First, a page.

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Coalition Against Water Privatisation  (2004) Phiri Report on Prepaid Water Meters. Coalition Against Water Privatisation  : 1-24.

For as long as we are able to tell, water has been universally recognised as a naturallyoccurring resource, necessary for the survival of all human beings. From religious texts to the first books that children read to international law, water is represented as a collective resource to which all human beings are entitled. Water has also come to define the ways in which people relate and interact, and the kinds of social relations possible within groups, communities, families, etc. From baptisms to weddings and funerals, water plays an important role in facilitating communal, collective, and social practices.

Colonialism and apartheid were the means by which people in Africa were forcefully separated from land, water and the means of life, and turned into wage slaves. With the rise of anti-colonialism and national liberation, regaining access to these resources was at the centre of struggles. But led by the world’s largest companies and the World Bank, the profit motive and the market has again taken hold of everything today, including those resources absolutely essential for our reproduction as living human beings. The fight back, however, is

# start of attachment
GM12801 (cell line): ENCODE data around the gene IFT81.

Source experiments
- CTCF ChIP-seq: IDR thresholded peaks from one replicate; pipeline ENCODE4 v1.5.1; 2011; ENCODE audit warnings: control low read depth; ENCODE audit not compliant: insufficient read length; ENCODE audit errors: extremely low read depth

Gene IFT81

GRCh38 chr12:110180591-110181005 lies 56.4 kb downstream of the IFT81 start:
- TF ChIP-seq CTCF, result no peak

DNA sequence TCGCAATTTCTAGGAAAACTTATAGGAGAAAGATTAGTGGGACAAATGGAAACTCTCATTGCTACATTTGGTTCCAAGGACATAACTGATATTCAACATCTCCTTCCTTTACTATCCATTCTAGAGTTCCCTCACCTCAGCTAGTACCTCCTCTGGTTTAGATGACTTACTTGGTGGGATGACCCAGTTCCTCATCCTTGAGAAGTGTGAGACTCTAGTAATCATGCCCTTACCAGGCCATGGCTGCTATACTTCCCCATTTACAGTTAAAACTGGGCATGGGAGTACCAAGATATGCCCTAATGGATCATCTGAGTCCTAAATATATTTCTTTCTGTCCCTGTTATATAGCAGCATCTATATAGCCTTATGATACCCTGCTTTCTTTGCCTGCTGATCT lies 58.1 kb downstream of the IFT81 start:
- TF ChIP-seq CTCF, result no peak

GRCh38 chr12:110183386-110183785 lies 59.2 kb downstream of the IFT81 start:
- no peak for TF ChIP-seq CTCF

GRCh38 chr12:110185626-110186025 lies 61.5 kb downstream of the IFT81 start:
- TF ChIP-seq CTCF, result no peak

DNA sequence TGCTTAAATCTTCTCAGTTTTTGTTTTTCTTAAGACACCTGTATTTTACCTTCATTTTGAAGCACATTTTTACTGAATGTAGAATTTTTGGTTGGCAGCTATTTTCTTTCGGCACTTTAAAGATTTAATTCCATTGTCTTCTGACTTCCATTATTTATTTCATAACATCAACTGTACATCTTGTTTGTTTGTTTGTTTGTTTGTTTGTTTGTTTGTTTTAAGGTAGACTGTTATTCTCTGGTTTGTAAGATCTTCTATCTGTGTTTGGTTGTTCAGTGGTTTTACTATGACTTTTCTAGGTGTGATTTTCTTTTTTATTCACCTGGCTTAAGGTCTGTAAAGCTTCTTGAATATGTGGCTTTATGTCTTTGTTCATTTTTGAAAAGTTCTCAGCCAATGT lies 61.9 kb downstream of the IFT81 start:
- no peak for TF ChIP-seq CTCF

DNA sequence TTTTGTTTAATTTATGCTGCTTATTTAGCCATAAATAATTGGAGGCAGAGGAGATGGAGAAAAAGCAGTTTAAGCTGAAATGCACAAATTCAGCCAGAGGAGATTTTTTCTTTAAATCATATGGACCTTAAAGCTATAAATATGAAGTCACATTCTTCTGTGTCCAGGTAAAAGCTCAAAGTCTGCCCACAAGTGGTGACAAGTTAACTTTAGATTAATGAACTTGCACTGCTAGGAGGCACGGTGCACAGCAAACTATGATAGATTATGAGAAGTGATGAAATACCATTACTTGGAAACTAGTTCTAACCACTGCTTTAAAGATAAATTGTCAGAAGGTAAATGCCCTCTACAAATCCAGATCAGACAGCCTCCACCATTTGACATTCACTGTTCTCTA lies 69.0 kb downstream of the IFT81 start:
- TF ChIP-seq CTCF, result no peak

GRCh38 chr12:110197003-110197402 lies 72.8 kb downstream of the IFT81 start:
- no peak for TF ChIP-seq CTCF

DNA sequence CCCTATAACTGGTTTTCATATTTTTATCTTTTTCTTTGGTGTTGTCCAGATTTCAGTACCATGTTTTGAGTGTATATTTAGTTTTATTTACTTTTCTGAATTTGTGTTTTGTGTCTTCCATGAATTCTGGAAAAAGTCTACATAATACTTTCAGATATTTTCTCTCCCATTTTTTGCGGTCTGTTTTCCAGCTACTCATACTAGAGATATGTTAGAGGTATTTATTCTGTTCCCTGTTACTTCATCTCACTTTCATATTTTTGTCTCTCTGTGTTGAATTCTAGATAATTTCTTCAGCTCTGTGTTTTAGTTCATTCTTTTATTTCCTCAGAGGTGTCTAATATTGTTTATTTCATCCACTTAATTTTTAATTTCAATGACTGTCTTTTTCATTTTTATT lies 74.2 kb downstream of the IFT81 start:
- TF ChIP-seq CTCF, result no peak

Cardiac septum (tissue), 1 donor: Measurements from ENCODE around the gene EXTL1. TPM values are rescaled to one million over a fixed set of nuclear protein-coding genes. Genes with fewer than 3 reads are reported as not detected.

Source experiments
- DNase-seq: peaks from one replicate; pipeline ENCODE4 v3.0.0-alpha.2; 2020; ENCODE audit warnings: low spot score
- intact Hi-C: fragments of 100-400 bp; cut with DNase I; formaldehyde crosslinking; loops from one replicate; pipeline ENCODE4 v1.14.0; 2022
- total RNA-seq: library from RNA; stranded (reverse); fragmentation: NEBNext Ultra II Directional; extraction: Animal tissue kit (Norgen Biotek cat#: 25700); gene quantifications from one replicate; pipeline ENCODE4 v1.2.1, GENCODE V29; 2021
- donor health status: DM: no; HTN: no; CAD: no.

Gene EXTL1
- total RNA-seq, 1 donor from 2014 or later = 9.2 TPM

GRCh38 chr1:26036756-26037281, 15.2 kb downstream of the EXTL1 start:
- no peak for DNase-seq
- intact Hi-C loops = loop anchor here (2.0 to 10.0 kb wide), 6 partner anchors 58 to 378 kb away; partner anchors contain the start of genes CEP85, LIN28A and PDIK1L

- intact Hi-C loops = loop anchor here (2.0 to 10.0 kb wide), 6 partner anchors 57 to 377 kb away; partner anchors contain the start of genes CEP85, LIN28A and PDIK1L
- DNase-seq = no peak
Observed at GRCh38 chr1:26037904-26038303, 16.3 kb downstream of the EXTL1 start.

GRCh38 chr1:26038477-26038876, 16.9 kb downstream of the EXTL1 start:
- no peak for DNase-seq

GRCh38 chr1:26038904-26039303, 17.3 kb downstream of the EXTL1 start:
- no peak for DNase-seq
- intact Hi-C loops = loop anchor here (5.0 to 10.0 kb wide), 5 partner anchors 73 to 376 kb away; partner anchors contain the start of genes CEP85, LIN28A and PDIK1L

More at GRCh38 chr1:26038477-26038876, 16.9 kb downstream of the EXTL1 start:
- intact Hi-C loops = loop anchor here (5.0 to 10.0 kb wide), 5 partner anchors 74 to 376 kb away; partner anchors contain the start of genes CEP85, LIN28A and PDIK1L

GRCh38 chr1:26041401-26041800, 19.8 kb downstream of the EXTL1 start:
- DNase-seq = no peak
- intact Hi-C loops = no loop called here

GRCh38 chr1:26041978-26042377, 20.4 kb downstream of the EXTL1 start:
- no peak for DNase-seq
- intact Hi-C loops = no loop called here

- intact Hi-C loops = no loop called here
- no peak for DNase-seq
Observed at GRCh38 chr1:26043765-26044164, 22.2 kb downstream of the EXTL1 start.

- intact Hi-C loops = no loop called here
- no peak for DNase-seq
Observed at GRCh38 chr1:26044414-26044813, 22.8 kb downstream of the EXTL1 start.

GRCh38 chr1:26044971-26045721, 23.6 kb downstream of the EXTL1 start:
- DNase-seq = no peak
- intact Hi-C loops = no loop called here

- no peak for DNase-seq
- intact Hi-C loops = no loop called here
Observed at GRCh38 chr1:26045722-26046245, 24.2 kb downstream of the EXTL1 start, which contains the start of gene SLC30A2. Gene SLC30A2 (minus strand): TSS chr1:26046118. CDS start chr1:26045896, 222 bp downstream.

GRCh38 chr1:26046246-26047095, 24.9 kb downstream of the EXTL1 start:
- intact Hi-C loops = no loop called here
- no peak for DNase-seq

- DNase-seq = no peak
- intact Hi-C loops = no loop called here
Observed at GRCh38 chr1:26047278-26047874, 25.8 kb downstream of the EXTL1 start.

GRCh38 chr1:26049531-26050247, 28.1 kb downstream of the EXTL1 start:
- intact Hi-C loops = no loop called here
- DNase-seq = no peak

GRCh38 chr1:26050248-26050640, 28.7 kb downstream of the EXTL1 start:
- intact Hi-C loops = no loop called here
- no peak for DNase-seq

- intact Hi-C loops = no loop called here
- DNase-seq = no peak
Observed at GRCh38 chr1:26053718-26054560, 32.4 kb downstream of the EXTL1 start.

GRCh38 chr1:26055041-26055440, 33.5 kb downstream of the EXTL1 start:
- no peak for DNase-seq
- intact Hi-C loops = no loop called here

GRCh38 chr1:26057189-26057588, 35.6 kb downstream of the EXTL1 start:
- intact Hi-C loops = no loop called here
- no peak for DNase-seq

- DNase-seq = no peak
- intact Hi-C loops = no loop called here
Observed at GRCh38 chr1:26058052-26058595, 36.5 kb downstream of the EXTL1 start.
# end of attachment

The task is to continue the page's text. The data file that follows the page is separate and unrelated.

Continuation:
just beginning as people all over the world defend life in all its forms. This research project is a product of those involved in the struggle for control over one of life’s sources, water.

Prepaid meters form part of the logic of neoliberal policies1, such as privatisation, ‘cost recovery’, and water has become a big business, with the ‘ethics’ of the market and profit motives being prioritised over the needs of people. This has inaugurated a whole new way of thinking about water – no longer is it a shared resource, but a means for a few major transnational companies to make profits. And, a whole new set of relations and
possibilities/limitations emerge – different from and in conflict with the notions of ‘water as a human right’, ‘meeting basic needs’, and ‘free basic services for all’. In this, the state has begun to speak in the interests of big business, and ‘the responsible citizen’ has come to be defined as the ‘customer-citizen’ who pays for basic services and takes individual responsibility for those aspects of his/herlife previously protected by the state.

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